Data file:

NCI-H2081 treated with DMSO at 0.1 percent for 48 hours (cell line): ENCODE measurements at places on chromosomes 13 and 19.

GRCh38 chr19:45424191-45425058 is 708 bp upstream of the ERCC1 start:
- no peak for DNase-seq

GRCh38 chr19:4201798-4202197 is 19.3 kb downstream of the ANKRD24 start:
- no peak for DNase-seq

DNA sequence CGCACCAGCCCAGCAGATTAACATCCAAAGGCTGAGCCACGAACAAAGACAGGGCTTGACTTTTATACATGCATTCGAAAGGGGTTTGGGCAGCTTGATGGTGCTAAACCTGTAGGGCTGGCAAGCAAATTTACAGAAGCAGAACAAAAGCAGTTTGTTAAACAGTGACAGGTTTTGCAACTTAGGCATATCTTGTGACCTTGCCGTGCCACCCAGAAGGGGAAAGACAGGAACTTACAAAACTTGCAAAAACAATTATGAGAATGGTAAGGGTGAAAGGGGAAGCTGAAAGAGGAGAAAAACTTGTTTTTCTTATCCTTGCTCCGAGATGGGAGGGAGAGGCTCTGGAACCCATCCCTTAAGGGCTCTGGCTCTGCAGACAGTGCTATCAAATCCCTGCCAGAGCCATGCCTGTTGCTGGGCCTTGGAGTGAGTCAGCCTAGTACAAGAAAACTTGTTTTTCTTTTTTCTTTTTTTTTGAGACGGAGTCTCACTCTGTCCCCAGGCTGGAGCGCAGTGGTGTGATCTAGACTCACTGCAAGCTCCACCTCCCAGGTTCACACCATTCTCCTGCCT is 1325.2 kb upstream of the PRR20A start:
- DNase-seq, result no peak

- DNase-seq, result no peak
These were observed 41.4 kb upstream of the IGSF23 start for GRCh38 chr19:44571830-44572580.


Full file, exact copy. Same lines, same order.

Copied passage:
NCI-H2081 treated with DMSO at 0.1 percent for 48 hours (cell line): ENCODE measurements at places on chromosomes 13 and 19.

GRCh38 chr19:45424191-45425058 is 708 bp upstream of the ERCC1 start:
- no peak for DNase-seq

GRCh38 chr19:4201798-4202197 is 19.3 kb downstream of the ANKRD24 start:
- no peak for DNase-seq

DNA sequence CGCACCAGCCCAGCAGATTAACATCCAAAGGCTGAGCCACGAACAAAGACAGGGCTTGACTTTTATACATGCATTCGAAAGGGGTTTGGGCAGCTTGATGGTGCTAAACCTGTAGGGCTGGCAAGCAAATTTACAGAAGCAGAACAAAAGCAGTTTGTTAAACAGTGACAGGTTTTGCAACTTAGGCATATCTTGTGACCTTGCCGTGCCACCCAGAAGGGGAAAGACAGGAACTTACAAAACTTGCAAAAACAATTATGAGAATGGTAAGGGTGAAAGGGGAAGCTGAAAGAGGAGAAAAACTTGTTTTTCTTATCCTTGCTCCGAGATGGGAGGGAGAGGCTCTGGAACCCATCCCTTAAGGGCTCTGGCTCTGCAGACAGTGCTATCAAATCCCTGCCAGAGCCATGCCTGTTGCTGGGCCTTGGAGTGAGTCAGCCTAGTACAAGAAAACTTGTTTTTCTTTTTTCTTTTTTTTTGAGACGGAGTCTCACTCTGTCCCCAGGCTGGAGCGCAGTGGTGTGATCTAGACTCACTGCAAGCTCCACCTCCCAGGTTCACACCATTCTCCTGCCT is 1325.2 kb upstream of the PRR20A start:
- DNase-seq, result no peak

- DNase-seq, result no peak
These were observed 41.4 kb upstream of the IGSF23 start for GRCh38 chr19:44571830-44572580.